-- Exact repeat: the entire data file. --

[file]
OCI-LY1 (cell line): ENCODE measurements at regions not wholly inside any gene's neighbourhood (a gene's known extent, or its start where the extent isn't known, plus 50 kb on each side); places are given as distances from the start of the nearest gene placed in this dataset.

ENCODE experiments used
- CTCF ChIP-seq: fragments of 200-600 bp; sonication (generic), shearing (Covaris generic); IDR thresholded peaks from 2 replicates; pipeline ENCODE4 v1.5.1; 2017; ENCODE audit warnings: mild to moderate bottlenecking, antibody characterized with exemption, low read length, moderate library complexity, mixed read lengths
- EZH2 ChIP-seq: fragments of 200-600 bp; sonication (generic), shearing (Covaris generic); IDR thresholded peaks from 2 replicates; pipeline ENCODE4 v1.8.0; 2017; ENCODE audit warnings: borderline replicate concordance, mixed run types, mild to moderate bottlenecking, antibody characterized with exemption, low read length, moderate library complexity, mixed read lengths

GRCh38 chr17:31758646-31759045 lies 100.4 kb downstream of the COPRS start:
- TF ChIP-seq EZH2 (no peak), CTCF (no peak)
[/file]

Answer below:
OCI-LY1 (cell line): ENCODE measurements at regions not wholly inside any gene's neighbourhood (a gene's known extent, or its start where the extent isn't known, plus 50 kb on each side); places are given as distances from the start of the nearest gene placed in this dataset.

ENCODE experiments used
- CTCF ChIP-seq: fragments of 200-600 bp; sonication (generic), shearing (Covaris generic); IDR thresholded peaks from 2 replicates; pipeline ENCODE4 v1.5.1; 2017; ENCODE audit warnings: mild to moderate bottlenecking, antibody characterized with exemption, low read length, moderate library complexity, mixed read lengths
- EZH2 ChIP-seq: fragments of 200-600 bp; sonication (generic), shearing (Covaris generic); IDR thresholded peaks from 2 replicates; pipeline ENCODE4 v1.8.0; 2017; ENCODE audit warnings: borderline replicate concordance, mixed run types, mild to moderate bottlenecking, antibody characterized with exemption, low read length, moderate library complexity, mixed read lengths

GRCh38 chr17:31758646-31759045 lies 100.4 kb downstream of the COPRS start:
- TF ChIP-seq EZH2 (no peak), CTCF (no peak)